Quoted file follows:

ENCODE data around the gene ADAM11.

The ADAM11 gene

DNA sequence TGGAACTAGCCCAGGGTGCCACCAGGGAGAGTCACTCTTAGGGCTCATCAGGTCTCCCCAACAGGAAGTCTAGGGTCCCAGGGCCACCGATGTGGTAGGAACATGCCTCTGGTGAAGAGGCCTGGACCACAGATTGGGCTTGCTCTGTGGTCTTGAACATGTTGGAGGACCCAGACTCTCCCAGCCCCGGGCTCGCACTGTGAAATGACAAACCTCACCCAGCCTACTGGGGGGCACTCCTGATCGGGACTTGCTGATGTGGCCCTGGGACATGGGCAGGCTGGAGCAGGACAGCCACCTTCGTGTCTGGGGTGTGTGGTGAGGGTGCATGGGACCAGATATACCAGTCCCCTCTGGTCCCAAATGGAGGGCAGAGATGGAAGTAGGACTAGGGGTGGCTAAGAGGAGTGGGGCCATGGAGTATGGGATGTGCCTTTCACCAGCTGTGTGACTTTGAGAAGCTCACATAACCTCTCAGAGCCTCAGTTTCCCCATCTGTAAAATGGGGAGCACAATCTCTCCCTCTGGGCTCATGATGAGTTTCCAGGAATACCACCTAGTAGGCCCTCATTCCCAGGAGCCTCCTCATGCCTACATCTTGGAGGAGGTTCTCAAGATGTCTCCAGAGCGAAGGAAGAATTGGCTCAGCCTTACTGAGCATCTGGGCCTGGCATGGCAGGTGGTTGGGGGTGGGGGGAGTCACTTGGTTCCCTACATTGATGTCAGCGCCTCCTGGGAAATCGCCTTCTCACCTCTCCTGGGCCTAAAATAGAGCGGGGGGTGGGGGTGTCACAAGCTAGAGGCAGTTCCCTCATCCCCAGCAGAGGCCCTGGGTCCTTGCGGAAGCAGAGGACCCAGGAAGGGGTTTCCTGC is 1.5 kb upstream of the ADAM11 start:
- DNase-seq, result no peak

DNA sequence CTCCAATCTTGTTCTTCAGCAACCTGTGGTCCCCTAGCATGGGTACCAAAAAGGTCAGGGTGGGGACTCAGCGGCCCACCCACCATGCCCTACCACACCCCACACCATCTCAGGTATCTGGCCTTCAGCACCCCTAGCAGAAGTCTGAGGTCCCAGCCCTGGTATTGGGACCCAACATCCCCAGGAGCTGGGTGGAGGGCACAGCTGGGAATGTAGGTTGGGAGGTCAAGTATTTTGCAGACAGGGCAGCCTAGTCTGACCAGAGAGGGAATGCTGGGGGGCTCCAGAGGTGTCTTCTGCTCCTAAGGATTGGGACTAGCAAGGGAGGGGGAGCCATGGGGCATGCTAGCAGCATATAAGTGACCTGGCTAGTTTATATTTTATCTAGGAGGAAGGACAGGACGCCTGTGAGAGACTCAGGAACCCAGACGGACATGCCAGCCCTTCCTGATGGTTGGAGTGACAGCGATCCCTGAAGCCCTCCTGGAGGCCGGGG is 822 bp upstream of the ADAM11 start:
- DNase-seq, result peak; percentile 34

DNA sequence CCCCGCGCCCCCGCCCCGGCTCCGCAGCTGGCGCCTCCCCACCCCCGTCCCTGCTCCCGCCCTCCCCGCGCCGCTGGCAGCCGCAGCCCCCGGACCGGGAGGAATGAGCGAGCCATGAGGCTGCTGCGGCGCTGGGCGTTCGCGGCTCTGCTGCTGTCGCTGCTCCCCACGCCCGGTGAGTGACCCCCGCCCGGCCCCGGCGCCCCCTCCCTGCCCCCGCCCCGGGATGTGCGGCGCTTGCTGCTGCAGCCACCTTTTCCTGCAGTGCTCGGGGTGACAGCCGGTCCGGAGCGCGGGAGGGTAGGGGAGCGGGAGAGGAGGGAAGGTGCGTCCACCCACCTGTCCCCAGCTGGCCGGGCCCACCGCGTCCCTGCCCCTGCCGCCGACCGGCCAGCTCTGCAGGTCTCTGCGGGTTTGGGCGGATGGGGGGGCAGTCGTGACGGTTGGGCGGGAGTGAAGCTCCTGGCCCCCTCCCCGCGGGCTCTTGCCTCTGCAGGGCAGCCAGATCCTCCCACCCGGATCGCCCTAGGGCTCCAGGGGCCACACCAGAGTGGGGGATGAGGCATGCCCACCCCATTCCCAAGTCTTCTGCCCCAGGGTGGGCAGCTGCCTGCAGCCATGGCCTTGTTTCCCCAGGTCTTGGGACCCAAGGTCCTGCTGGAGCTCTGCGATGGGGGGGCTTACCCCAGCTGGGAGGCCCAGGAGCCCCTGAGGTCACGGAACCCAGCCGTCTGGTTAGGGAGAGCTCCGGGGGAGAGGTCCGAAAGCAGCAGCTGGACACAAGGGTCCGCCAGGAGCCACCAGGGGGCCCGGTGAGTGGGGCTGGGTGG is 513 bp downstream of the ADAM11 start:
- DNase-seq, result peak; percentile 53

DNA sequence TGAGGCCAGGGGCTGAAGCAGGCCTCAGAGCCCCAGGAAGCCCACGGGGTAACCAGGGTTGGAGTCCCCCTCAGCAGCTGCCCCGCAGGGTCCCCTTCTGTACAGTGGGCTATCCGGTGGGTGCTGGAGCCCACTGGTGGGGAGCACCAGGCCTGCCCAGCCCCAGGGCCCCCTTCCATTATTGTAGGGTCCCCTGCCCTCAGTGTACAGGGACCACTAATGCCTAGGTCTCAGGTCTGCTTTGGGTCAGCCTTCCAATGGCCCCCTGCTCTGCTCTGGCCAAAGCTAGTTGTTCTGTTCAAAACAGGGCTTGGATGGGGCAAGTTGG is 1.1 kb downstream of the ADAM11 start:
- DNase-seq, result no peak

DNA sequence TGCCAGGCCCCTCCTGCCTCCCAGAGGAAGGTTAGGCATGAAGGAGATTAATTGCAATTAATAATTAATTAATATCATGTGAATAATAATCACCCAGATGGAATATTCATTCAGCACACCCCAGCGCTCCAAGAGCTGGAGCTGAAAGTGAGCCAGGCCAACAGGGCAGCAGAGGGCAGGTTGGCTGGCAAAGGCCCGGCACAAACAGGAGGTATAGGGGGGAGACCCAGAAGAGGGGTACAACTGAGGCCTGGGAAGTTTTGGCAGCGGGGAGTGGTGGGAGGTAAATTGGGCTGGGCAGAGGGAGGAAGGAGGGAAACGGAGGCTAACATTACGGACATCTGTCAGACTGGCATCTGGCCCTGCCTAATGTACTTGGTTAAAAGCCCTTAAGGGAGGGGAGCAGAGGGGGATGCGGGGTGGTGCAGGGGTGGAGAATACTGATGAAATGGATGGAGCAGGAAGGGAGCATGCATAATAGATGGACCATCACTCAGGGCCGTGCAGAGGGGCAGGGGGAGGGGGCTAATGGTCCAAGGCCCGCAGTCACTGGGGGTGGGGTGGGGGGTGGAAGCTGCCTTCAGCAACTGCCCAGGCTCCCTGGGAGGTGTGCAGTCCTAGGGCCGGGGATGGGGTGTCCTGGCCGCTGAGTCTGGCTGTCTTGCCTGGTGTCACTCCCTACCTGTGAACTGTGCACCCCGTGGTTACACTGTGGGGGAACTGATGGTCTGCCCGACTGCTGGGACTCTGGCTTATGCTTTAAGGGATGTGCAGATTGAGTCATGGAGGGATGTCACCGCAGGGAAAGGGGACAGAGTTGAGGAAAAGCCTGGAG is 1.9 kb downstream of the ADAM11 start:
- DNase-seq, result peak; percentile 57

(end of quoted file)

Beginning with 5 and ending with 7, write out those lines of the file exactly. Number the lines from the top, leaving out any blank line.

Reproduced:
DNA sequence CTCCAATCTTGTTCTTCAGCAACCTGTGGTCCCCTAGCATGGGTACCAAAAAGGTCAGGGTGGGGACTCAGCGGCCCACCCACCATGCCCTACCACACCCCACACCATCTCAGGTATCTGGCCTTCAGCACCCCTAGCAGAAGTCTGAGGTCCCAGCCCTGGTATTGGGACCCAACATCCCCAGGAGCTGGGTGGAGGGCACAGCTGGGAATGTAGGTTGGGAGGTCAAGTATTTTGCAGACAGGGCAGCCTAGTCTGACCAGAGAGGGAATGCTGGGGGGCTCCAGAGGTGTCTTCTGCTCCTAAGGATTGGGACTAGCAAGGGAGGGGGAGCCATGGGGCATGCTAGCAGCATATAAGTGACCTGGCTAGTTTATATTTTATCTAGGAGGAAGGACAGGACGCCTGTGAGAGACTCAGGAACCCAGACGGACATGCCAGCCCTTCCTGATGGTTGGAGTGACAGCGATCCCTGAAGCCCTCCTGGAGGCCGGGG is 822 bp upstream of the ADAM11 start:
- DNase-seq, result peak; percentile 34

DNA sequence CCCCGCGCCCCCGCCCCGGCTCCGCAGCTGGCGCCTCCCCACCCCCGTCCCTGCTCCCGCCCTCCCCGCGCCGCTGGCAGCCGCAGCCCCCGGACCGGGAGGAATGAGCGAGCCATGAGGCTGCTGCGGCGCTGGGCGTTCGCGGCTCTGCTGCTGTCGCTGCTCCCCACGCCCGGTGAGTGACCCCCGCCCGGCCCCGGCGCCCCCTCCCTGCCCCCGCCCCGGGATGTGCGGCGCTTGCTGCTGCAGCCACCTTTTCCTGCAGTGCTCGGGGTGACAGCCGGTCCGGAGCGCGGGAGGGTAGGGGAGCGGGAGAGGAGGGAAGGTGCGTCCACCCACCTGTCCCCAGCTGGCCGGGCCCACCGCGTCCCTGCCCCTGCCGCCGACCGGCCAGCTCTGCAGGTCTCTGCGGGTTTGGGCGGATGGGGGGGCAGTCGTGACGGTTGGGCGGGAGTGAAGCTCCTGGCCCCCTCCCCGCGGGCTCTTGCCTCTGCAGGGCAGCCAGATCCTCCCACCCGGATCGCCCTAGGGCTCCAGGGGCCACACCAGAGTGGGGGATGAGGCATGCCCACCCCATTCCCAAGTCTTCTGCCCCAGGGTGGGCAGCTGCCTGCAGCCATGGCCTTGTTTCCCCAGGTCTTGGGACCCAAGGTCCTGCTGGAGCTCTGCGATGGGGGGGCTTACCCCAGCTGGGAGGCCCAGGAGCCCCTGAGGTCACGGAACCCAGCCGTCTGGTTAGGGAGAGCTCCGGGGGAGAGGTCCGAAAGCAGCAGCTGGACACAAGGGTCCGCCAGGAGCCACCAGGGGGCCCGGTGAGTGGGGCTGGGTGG is 513 bp downstream of the ADAM11 start: